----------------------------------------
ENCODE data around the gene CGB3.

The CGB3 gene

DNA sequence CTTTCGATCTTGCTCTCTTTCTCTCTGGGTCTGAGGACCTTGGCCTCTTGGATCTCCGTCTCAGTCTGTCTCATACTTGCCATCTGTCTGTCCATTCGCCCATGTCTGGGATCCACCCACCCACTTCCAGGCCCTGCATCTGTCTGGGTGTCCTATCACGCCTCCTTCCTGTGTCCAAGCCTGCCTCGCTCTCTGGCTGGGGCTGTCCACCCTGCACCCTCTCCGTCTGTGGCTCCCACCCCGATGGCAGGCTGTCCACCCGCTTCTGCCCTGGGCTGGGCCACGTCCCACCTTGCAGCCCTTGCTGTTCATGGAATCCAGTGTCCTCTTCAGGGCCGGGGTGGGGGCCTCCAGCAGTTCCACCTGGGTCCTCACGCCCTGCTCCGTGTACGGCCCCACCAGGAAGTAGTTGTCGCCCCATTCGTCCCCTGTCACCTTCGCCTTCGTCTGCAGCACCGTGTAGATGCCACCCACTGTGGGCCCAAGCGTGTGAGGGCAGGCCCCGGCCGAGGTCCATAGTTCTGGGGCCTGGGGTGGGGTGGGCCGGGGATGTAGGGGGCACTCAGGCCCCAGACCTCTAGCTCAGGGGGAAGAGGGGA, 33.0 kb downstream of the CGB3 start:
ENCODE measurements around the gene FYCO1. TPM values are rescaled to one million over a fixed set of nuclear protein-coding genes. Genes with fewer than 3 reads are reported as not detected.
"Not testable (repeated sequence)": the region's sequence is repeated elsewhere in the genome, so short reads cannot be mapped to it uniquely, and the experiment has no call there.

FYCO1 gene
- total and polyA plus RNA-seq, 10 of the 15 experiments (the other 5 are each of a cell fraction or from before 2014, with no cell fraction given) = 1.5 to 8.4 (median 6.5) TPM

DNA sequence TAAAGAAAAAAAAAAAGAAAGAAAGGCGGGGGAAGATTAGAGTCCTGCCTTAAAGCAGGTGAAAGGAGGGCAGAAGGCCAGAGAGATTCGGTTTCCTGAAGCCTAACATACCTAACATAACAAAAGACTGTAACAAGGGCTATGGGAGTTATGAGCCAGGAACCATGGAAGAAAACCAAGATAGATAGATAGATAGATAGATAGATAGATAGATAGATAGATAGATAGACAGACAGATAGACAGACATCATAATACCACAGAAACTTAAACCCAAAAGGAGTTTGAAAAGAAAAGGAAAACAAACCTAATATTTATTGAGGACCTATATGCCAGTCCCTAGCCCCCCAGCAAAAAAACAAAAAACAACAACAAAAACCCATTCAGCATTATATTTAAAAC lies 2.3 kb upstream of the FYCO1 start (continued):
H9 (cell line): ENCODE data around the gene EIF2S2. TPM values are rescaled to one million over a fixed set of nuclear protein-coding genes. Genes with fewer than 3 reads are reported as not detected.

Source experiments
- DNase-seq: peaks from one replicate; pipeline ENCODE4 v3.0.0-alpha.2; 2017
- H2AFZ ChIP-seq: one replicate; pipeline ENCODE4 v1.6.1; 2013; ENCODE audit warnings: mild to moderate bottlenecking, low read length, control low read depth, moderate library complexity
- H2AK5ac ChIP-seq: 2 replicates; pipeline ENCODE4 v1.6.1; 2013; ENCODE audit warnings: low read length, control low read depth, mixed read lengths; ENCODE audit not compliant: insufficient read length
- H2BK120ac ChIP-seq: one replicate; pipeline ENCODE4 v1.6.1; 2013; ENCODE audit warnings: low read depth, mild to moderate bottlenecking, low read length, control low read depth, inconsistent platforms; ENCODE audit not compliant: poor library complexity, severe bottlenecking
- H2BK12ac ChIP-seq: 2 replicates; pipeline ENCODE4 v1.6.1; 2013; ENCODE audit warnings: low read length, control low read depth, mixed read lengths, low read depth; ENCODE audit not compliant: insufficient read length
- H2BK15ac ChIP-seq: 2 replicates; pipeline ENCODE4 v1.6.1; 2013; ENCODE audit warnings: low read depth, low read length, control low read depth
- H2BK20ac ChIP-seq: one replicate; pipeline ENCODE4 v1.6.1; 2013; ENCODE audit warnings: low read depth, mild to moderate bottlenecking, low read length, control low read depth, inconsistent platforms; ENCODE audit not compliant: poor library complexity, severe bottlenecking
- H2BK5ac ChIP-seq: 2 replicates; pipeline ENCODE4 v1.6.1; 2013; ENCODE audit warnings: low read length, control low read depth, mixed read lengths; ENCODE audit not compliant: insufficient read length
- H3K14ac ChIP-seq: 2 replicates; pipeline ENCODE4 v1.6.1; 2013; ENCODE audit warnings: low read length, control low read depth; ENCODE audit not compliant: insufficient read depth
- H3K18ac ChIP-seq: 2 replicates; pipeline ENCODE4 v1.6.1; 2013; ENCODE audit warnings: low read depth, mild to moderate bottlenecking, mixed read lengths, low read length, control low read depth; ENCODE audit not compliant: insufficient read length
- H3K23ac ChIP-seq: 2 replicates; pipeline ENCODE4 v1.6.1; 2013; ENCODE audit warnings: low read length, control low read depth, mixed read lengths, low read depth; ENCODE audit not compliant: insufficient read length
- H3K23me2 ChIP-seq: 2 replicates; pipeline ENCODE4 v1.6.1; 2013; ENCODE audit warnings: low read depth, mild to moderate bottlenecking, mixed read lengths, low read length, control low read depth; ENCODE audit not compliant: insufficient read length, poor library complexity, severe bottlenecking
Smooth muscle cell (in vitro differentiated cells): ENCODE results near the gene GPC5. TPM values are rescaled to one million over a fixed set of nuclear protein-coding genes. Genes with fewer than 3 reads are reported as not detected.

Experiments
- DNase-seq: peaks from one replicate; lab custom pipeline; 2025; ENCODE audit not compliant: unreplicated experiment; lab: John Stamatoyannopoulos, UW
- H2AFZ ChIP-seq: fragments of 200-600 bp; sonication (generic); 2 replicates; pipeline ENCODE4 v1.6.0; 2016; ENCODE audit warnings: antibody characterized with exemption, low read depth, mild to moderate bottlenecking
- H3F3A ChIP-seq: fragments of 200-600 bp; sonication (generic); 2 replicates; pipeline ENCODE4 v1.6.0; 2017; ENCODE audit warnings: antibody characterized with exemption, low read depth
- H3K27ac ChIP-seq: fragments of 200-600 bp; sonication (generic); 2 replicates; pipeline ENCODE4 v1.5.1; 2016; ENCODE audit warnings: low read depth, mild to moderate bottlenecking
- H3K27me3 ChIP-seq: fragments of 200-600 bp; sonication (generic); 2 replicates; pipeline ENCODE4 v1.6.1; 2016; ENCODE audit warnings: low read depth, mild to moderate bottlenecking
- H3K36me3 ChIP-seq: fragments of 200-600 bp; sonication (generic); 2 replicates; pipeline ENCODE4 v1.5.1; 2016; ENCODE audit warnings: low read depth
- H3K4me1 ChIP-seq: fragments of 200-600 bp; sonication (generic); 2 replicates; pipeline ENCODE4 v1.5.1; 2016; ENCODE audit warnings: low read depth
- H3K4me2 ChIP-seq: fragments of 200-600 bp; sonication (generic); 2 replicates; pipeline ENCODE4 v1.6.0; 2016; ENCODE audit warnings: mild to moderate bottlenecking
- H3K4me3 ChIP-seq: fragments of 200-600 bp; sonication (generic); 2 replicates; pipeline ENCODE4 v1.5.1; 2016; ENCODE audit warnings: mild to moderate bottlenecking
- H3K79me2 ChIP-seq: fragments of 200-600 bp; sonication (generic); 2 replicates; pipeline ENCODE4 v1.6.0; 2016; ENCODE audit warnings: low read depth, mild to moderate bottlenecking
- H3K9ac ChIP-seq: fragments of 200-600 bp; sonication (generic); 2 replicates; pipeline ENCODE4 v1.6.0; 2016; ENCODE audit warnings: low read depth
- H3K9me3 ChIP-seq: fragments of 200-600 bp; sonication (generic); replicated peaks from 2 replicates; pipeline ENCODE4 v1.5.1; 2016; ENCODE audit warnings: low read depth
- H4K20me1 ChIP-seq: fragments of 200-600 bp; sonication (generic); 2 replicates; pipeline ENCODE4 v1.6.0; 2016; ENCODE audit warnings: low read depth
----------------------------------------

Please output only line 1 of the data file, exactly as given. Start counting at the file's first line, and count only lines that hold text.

ENCODE data around the gene CGB3.